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Lunch » Tags » Book » Reviews » The Great Deluge: Hurricane Katrina, New Orleans, and the Mississippi Gulf Coast » User review

Down in the flood

  • Dec 14, 2010
Brinkley writes what must be the definitive history of the hurricane by pouring a torrent of well-craft words to tell the story of the surreal man-made disaster that followed. I was spurred to read more about Katrina by Rising Tide, John Barry's history of the 1927 Mississippi flood, where his tales of unsteady levees, technical and political infighting, and racism before and after the deluge foretold with frightening prescience so much of what was to come.

While not the visceral shock that branded the events of 9/11 on most American's conscious, Katrina still left a deep impression of fragility and doom. I remember at work (back in those days, before we all worked from home) hearing rumors coursing through the building of gasoline shortages and $4 a gallon prices. We all ran out at lunch to join lines at the gas pumps to find the precious fuel that Katrina had cut off.

But while I read the reports of flooding and rescues and looting, it didn't make much impact then. Brinkley tells the story with great narrative power, mining the official accounts, media accounts, and his own interview with the participants, both rescuers and rescued. And indeed his story is mostly about the man-made disaster triggered by Katrina. Local, state, and federal governments were at odds, often incompetent, and willing to play politics while stranded citizens died. Even the Red Cross was overwhelmed by the magnitude of Katrina. Indeed, one that that comes through in Brinkley's account is the sheer magnitude of the post-Katrina devastation and the difficulty of getting relief and starting recovery in such a vast area with so much devastation to communication and transportation infrastructure.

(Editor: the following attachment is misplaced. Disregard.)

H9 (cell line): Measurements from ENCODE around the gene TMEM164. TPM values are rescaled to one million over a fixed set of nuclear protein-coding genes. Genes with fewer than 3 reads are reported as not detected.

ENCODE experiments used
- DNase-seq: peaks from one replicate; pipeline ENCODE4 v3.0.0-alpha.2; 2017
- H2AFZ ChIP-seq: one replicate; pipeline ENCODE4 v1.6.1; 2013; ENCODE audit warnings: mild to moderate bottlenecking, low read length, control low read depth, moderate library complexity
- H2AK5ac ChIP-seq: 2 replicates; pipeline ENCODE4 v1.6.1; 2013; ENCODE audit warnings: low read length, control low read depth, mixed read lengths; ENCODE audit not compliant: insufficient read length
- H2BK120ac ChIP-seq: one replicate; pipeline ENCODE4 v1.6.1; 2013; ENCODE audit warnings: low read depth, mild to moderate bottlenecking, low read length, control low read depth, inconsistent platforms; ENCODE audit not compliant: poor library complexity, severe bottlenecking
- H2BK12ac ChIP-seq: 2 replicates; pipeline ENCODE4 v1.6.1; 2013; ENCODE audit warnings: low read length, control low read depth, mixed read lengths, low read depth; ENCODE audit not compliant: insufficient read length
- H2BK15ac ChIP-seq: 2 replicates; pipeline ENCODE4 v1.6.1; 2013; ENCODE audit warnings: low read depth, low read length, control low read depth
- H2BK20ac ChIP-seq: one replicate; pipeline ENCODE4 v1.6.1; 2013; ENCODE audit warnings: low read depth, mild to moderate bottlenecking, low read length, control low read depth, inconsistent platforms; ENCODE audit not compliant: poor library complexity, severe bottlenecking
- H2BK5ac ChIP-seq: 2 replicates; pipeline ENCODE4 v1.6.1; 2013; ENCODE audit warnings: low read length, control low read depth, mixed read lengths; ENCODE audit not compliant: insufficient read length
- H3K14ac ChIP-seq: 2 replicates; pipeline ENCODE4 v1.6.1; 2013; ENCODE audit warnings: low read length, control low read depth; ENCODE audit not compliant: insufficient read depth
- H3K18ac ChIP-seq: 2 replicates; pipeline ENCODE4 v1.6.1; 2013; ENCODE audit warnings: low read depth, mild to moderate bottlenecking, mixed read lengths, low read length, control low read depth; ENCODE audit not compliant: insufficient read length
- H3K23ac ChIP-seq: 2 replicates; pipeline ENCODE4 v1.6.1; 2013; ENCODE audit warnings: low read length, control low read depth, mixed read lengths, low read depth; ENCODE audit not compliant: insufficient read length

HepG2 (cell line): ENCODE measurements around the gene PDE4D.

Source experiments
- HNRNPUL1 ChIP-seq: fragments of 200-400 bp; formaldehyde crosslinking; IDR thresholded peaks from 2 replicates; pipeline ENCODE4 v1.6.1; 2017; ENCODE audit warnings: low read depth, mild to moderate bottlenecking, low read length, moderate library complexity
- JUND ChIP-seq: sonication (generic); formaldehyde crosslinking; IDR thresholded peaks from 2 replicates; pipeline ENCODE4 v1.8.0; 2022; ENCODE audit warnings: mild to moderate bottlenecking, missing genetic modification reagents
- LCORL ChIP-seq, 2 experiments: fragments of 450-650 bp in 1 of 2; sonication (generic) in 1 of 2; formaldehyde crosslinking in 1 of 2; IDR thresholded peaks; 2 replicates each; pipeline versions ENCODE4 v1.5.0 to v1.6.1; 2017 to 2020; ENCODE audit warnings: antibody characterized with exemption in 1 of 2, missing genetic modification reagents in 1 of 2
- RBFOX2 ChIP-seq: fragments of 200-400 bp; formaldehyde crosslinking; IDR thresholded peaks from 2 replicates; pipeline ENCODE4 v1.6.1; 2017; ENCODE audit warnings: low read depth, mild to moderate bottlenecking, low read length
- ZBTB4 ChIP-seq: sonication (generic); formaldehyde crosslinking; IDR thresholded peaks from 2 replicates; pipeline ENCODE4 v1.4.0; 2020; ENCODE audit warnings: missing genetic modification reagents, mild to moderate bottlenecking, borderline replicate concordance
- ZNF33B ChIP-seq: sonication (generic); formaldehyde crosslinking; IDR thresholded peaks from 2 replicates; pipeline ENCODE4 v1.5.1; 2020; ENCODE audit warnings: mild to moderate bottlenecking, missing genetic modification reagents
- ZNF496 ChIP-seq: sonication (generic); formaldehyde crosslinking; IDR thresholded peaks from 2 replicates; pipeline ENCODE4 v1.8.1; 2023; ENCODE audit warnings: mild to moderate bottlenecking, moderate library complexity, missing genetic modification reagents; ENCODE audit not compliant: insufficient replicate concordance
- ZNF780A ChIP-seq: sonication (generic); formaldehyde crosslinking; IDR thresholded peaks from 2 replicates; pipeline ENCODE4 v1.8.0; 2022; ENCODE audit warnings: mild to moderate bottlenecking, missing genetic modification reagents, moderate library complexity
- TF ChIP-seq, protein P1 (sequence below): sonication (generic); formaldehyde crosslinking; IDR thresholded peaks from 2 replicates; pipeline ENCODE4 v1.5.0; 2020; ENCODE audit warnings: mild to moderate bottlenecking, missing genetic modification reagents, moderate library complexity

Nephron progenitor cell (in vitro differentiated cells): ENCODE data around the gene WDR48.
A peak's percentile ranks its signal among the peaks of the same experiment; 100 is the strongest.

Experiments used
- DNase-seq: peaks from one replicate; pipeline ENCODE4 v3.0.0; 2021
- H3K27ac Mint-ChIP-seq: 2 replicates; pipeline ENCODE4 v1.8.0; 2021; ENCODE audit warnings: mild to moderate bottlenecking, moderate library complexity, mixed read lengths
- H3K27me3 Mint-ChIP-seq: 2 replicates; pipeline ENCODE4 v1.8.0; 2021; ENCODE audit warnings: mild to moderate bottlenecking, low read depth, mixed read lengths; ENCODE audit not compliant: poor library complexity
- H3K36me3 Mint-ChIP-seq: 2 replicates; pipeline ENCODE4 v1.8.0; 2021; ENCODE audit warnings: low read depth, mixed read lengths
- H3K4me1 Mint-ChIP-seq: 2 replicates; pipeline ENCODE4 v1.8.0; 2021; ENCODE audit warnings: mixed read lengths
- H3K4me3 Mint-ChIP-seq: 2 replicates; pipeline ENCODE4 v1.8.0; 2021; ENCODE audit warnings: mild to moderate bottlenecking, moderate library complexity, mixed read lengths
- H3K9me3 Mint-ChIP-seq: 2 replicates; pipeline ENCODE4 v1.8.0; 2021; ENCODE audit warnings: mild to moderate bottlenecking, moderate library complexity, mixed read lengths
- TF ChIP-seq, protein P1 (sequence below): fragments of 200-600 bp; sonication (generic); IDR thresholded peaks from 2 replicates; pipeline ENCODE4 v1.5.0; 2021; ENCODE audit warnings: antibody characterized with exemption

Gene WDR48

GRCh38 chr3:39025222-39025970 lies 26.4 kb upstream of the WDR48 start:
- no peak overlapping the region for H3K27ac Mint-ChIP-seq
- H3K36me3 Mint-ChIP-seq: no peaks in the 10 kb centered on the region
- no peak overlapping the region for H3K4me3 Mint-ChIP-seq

So one need not posit complete incompetence and political ignorance to post blame for the wasted week and wasted words that wasted lives after Katrina. But one would also need to be either color-blind or stupid not to see the racism that slowed and shaped the rescue response in New Orleans. It is a sad and horrific part of a story that doesn't need any more horror to be historic.

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review by . August 02, 2007
Brinkley, Douglas. "The Great Deluge: Hurricane Katrina, New Orleans and the Mississippi Gulf Coast", Harper Perennial, 2006.    Having Been There    Amos Lassen and Literary Pride    Two years ago at this time we knew the name Katrina as a beautiful feminine name. Suddenly on August 27, that changed and Katrina became known as one of the great disasters of the world. I know that to be true--I was there--and so was Douglas Brinkley who …
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Todd Stockslager ()
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I love reading and writing about what I have read, making the connections and marking the comparisons and contrasts. God has given man the amazing power to invent language and the means to record it which … more
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About this book


Bestselling historian Douglas Brinkley, a professor at Tulane University, lived through the destruction of Hurricane Katrina with his fellow New Orleans residents, and now inThe Great Delugehe has written one of the first complete accounts of that harrowing week, which sorts out the bewildering events of the storm and its aftermath, telling the stories of unsung heroes and incompetent officials alike. Get a sample of his story--and clarify your own memories--by looking through thedetailed timelinehe has put together of the preparation, the hurricane, and the response to one of the worst disasters in American history.

--This text refers to the Hardcover edition.

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ISBN-10: 0061148490
ISBN-13: 978-0061148491
Author: Douglas Brinkley
Genre: Outdoors & Nature, History, Science
Publisher: Harper Perennial
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"Having Been There"
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